It pains me to admit to myself that my president does not represent the best of blackness. I know he has children who love him and whom he loves. There must be nothing worse and more painful for them than seeing and reading things about their father by people who do not know him personally. Yet we have to be responsible to our conscience because we are answerable to it.
There is a notion that has been put forward by a number of people around Zuma, that he is being persecuted because he is black. This is not true. It is because we are so bitterly disappointed. Blade Nzimande attempted to popularise this idea during Speargate, and now Nkandlagate, when he suggested a law, which forced people to respect the president.
Nelson Mandela was insulted on the regular, death threats and all. Yet he is the same man who said, "Those who conduct themselves with morality, integrity and consistency need not fear the forces of inhumanity and cruelty." He did not demand laws to protect him from insults, nor did he shout in Parliament to say, "You must respect me" because he conducted himself with integrity and consistency.
Everybody wants to look up to their president. No one put it better than Machiavelli when he wrote: "A return to first principles in a republic is sometimes caused by the simple virtues of one man. His good example has such an influence that the good men strive to imitate him, and the wicked are ashamed to lead a life so contrary to his example." Unfortunately the president hasn't been and isn't a good example.
Nzimande's blatant attempt to use the race card to defend the president was crass when he said: "There is a danger here … some people have crossed the line. You know of that Spear drawing? I found that the most offensive thing. And also it's an insult to black people. It's like we don't have a culture. I'm Jewish you know, I'm Afrikaans, but if you're black African you are not supposed to have a culture, and that's a problem." The problem with this is that he trivialised a lot of real issues that black people face – the idea that if a black person becomes wealthy it is because of corrupt practices or because they are unfairly favoured at the work place because they are black.
Nzimande wasn't speaking for black people, he is just using the black card for political purposes. He was speaking for power. He likes to speak about the "Liberal Offensive" against the black government. It is true that there is a bias against the ruling party when it comes to reporting. Something I find unfair at times. He reminds me a little of what Steve Biko termed "self-appointed trustees of black interest". Of course, he wrote that in a different context, writing about white liberals. In this case, it is true of Nzimande. Biko said: "With their characteristic arrogance of assuming a 'monopoly on intelligence and moral judgment', these self-appointed trustees of black interests have gone on to set the pattern and pace for the realisation of the black man's aspirations."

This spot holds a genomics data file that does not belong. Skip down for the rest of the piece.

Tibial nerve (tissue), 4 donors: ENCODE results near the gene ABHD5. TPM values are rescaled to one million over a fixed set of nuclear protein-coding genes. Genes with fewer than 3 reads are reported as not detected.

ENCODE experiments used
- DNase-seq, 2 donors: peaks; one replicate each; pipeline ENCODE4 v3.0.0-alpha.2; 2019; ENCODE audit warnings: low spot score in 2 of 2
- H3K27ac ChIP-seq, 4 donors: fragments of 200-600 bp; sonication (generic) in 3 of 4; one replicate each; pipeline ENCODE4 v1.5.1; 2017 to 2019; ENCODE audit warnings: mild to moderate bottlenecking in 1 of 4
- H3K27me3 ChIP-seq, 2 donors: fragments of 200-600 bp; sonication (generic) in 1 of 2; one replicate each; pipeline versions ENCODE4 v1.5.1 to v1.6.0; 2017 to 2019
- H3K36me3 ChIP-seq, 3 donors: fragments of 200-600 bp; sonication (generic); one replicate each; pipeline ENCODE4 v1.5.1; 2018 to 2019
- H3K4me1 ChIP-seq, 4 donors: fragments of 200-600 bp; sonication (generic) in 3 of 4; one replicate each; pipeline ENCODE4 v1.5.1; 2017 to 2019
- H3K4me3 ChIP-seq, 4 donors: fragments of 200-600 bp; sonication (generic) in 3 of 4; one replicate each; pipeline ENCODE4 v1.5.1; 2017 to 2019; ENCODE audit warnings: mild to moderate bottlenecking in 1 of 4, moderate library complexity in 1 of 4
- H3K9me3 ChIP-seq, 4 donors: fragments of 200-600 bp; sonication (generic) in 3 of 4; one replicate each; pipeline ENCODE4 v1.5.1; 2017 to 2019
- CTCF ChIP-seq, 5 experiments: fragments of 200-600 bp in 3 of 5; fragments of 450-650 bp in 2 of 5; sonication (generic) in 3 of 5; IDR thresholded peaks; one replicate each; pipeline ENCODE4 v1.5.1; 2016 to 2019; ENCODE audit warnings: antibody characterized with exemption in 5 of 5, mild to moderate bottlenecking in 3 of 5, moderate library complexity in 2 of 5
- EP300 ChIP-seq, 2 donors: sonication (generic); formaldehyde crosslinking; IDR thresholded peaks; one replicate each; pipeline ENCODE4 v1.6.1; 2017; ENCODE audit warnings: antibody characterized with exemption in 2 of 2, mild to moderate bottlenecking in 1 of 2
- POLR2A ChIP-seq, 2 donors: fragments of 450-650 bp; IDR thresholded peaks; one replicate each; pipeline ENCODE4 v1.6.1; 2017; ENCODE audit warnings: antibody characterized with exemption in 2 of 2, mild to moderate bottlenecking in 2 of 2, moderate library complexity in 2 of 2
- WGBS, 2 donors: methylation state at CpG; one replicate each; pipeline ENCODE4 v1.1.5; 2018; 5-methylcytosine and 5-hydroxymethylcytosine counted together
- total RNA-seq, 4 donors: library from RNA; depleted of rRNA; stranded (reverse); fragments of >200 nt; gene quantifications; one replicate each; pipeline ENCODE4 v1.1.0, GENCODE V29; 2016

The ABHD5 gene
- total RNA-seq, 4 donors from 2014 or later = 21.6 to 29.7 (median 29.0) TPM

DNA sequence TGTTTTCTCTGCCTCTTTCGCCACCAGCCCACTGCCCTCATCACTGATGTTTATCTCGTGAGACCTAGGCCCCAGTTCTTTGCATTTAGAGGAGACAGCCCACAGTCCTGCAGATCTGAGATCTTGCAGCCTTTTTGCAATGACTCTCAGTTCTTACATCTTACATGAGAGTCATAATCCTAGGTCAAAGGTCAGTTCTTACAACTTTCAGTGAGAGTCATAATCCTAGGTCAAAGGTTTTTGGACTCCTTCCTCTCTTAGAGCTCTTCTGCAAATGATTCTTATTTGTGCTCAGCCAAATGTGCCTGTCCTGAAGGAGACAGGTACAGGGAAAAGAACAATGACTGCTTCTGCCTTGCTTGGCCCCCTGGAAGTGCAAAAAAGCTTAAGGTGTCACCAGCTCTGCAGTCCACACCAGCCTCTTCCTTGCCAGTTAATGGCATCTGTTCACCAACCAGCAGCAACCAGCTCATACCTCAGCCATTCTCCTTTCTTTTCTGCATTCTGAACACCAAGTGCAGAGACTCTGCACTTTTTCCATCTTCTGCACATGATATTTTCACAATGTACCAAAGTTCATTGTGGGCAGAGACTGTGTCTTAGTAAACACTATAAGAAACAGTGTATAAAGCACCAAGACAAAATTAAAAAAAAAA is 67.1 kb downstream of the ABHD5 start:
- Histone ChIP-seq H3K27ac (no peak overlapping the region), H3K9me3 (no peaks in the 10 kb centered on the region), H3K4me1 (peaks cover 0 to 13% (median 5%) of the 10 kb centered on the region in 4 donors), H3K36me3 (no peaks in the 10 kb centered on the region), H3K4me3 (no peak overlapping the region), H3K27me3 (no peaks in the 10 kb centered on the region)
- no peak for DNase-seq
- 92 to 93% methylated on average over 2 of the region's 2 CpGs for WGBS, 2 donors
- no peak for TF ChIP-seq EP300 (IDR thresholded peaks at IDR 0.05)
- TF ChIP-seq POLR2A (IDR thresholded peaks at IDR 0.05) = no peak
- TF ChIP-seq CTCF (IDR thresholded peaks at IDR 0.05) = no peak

The idea that when a black person disagrees with the ANC or ideas set out by him has somehow been blinded by the liberal offensive is an insult to any thinking human being. Black people are not a homogenous group. Nzimande is a great thinker, he should not demean his intelligence the way he has over the past few years in an attempt to ensure that he stays close to power. Sycophancy is not a good look. I wish Nzimande could go back to applying his mind to greater things like he used to instead of wasting his mind on these trivialities.
I know some will ask why am I going on about blackness. We all want a united South Africa for a united country will prosper. Truth is we still need to build ourselves as black people. Almost 400 years of damage can't be fixed in 18 years.
There is no agenda against the president because he is black. No. Not at all. It's because there are too many unanswered questions. Just make us proud – black and proud.